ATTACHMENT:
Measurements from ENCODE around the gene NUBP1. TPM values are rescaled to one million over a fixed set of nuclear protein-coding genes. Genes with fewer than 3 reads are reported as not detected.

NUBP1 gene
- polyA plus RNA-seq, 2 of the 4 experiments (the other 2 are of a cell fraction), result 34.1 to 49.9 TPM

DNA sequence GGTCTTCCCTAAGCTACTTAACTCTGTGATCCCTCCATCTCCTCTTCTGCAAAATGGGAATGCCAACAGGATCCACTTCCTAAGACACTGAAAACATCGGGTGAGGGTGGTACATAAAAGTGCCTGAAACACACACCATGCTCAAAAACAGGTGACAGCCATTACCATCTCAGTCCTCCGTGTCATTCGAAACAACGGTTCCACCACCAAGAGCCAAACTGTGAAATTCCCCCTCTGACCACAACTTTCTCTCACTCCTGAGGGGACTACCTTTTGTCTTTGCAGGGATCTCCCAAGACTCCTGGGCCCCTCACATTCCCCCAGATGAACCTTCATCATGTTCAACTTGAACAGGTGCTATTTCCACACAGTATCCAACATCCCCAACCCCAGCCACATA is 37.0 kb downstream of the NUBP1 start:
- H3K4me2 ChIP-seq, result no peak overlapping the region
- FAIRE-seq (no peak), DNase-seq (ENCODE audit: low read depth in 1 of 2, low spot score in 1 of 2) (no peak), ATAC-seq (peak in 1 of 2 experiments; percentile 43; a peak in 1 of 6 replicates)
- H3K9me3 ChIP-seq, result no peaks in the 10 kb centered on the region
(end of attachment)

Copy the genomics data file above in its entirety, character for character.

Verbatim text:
Measurements from ENCODE around the gene NUBP1. TPM values are rescaled to one million over a fixed set of nuclear protein-coding genes. Genes with fewer than 3 reads are reported as not detected.

NUBP1 gene
- polyA plus RNA-seq, 2 of the 4 experiments (the other 2 are of a cell fraction), result 34.1 to 49.9 TPM

DNA sequence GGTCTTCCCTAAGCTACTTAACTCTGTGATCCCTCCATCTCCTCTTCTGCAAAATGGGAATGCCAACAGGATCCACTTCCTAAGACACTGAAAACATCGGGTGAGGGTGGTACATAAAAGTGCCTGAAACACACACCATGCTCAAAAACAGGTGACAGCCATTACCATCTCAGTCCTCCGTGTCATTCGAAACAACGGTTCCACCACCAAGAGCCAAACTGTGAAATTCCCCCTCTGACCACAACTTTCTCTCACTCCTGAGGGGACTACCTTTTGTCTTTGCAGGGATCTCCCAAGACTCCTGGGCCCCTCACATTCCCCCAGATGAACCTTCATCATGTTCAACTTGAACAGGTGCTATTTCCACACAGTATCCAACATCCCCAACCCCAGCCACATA is 37.0 kb downstream of the NUBP1 start:
- H3K4me2 ChIP-seq, result no peak overlapping the region
- FAIRE-seq (no peak), DNase-seq (ENCODE audit: low read depth in 1 of 2, low spot score in 1 of 2) (no peak), ATAC-seq (peak in 1 of 2 experiments; percentile 43; a peak in 1 of 6 replicates)
- H3K9me3 ChIP-seq, result no peaks in the 10 kb centered on the region